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Marketplace

The Twinkie revival: Hostess’ long road to going public

Donna Tam Nov 7, 2016
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A stack of boxes of Twinkies, Hostess' most popular product, sits on a grocery store shelf. Hostess went public today, after years of financial strife and transformation.
ROBYN BECK/AFP/Getty Images

Hostess, maker of the iconic snack cake brand Twinkie, went public today, following a long road of financial strife and transformation, including bankruptcy and a private equity buyout.

The company — in a nod to one of its most famous products, the Twinkie — listed on Nasdaq with the ticker symbol TWNK.

Hostess’ obstacles are far from over, but the offering is the first test. Will investors be interested in the 86-year-old piece of Americana? The company is trying to make a comeback during a time when consumers are increasingly looking to healthier snacks.

In recent years, Hostess has gone through a lot of turmoil. Let’s look back and see how it all played out:

2012: A snack cake liquidation

The company receives permission to liquidate and decides to sell its assets to the highest bidder while laying off more than 18,000 employees.  Hostess had already been suffering financially, but said it made the decision to end an employee strike. Adam Hanft, a brand strategist and CEO of Hanft Projects, told us at the time that Hostess didn’t use the Twinkie brand to its full potential (i.e., Millennials).

He was probably on to something; word of Twinkies’ demise caused a spike in interest. In some cases, people bought thousands of dollars worth of the snack cakes.

2013: Enter the private equity firms.

Two winning bidders reportedly paid $410 million for the brand in March 2013, and Twinkie fans were treated with the news that the sugary cakes would be back on shelves by the summer. The company announced plans to restructure, incorporate healthier alternatives and deliver a more cost-effective Twinkie; one that would last nearly twice as long.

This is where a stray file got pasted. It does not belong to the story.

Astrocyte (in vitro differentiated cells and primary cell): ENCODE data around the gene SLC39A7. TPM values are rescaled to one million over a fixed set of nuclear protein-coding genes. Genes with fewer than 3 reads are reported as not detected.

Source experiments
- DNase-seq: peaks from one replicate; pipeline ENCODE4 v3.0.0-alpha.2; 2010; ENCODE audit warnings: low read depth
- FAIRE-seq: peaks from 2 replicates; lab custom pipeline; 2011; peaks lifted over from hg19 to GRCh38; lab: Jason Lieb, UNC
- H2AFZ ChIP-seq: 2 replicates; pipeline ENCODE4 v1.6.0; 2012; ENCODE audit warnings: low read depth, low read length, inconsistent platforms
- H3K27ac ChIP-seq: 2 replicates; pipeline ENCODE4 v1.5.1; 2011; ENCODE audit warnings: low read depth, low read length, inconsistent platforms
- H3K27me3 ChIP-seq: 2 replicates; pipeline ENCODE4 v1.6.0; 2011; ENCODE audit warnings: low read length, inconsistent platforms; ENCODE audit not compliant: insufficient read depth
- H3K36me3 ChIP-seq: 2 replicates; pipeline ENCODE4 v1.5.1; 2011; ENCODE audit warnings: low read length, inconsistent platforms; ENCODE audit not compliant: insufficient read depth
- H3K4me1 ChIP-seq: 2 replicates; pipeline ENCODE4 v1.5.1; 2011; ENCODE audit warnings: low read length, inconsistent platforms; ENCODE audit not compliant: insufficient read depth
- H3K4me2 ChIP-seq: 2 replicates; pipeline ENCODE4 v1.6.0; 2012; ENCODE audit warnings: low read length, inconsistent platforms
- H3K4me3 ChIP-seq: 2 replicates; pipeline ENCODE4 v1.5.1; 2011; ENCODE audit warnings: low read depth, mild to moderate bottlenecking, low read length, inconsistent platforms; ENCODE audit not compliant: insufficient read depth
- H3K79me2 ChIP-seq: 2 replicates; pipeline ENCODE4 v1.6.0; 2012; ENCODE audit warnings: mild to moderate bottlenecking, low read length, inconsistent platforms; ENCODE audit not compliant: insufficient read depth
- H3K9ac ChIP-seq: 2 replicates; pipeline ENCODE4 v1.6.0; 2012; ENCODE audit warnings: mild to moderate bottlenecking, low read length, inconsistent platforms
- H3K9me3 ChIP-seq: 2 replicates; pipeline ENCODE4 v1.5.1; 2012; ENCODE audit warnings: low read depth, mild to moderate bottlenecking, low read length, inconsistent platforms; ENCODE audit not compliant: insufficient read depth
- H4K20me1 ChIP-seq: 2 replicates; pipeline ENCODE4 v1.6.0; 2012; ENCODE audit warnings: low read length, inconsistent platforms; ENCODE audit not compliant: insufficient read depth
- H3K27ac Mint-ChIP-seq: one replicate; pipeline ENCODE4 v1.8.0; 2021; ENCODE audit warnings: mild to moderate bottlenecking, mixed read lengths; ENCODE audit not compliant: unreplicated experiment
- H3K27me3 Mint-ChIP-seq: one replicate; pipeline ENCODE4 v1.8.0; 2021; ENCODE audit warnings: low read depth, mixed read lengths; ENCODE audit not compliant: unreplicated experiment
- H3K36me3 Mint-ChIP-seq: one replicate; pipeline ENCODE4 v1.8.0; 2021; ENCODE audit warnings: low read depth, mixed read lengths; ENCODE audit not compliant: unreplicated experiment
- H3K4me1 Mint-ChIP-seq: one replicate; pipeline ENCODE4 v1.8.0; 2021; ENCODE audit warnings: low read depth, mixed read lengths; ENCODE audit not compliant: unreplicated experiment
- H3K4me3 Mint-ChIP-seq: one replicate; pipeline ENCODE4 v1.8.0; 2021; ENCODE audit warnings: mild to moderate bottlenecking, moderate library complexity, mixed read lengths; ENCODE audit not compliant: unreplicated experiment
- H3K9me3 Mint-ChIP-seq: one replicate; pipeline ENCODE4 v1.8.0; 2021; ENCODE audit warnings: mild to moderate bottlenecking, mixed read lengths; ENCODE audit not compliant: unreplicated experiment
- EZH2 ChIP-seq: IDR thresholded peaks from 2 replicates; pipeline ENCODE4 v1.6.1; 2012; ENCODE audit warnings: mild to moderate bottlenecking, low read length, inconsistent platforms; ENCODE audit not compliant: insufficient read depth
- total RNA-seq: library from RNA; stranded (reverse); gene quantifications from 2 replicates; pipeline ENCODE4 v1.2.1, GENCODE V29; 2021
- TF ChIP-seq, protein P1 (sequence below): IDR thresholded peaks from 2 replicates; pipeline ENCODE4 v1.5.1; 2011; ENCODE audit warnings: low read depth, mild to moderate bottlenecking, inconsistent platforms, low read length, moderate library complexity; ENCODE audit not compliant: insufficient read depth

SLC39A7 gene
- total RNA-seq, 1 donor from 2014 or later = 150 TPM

2014: Rebuilding the brand

Hostess’ new owners, Apollo Global Management and Metropoulos and Co., work on rebuilding the brand. The firms were able to reportedly triple the company’s value to almost $2 billion after two years. How did they do it? One tactic was downsizing its labor force, closing some plants and outsourcing delivery. The firms were also able to capitalize on the public’s nostalgia for Twinkies.

2015: A “miracle” comeback?

Hostess continued to ride that Twinkie wave, with media paying attention to how the firms may be able to turn the brand around. Forbes even called it “a miracle comeback.”

2016: Going public

The company announced its intention to go public in July. Private equity firm Apollo Global Management LLC and investor Dean Metropoulos, of  Metropoulos and Co., strike a deal with Gores Holdings, Inc. that allows the company to go public without the risk of an initial public offering. In this deal, Apollo and Metropoulos own 42 percent of the company.

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